PPHN is a potentially fatal complication of the circulatory maladaptation. It leads to profound hypoxaemia secondary to right-to-left shunting across the foramen ovale and / or ductus arteriosus as a result of increased PVR. Treatment of PPHN is aimed at maximizing pulmonary blood flow and minimizing PVR without compromising cardiac output. A range of therapeutic options are available for the management of PPHN including. ECMO, HFV, surfactant and iNO. Not all of them are free from significant adverse effects. The high cost of these technically demanding modalities is the main concern for developing countries. Inability to provide and maintain the required training and expertise is also an issue. Phosphodiesterase (PDE) inhibitors have a role in the management of PPHN because they stabilize cGMP, the second messenger of endogenous nitric oxide. PDE type 5 (PDE5) hydrolyses cGMP in the lung thereby modulating cGMP-mediated pulmonary vasodilatation. Sildenafil appears the most promising of PDE inhibitors (3). Evidence from animal studies (4,5,6) and reports on its use in children and newborns (7,8,9,10,11,12) support this view. Results of studies in animal model of acute and neonatal pulmonary hypertension indicate sildenafil to be a selective pulmonary vasodilator when given orally, as an intravenous infusion (6) or in an aerosolized form (4). Data on use of sildenafil in PPHN is currently limited to a few case reports (8, 9) , small series (10,11), and a recent small pilot randomised controlled trial (7) and pharmacokinetic data for optimal dosage is also limited. Baquero et al (7) have reported the results of their pilot RCT evaluating effect of oral sildenafil on oxygenation in severe PPHN in neonates with gestation >35.5 weeks and oxygenation index (OI) >25. The sildenafil solution was prepared from a 50-mg tablet. An orogastric tube was used to give the first dose of sildenafil (1 mg/kg) or placebo within 30 minutes after randomization and every 6 hours. The median age at treatment was 25 hours. OI improved within 6-30 hours in all neonates who received sildenafil, none had noticeable effect on blood pressure. Survival was significantly higher (6/7 vs 1/7) in those receiving sildenafil. These encouraging results justify the need for a large RCT of sildenafil in PPHN in term/near term neonates. The biological half-life of sildenafil is relatively short. An increase in dose beyond 0.5mg/kg/dose/ 12h was not required in our study and no significant adverse effects were noted in the short-term. To conclude, oral sildenafil (0.5mg/kg/dose/ 12h) may be a safe and effective treatment for PPHN in non-ventilated preterm neonates. Importance of long-term follow up is emphasized.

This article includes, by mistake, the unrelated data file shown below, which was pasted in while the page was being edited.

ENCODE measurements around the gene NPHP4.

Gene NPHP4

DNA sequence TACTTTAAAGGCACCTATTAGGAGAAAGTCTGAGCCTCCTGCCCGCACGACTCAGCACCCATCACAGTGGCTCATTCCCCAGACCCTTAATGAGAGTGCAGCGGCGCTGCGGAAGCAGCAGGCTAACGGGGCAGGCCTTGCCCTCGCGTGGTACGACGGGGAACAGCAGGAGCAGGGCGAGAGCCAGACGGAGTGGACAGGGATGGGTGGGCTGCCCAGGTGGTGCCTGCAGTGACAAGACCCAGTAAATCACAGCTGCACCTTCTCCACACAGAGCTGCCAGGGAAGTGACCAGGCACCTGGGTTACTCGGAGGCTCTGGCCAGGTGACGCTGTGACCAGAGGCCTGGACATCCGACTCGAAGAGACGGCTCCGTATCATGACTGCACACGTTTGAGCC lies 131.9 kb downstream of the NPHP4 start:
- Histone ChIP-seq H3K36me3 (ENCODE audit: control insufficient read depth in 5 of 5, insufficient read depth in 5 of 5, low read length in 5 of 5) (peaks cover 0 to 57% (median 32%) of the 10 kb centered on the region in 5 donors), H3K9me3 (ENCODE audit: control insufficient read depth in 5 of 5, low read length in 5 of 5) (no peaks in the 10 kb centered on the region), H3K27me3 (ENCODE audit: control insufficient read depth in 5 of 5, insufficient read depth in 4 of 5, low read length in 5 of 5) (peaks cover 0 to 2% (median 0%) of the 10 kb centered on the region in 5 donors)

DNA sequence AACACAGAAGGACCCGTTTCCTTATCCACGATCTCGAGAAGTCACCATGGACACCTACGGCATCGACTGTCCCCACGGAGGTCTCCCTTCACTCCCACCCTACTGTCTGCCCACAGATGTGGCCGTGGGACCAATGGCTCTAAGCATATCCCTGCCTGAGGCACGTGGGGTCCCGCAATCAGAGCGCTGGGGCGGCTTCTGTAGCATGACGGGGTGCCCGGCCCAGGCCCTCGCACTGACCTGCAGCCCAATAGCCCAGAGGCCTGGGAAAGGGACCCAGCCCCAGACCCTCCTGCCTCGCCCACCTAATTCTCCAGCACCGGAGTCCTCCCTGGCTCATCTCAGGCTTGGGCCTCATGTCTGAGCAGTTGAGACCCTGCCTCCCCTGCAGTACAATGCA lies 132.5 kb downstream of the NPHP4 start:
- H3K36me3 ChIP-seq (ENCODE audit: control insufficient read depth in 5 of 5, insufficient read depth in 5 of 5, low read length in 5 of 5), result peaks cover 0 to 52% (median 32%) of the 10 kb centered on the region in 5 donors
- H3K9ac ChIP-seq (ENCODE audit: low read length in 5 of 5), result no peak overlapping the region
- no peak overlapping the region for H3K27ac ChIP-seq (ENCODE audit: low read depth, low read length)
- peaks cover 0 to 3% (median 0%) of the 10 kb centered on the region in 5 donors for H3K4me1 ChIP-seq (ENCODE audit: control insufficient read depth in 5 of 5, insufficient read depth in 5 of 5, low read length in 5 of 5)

Chhaya Valvi Lecturer Department of Pediatrics, B.J. Medical College and Sassoon General Hospital, Pune – 411001 e-mail : firstname.lastname@example.org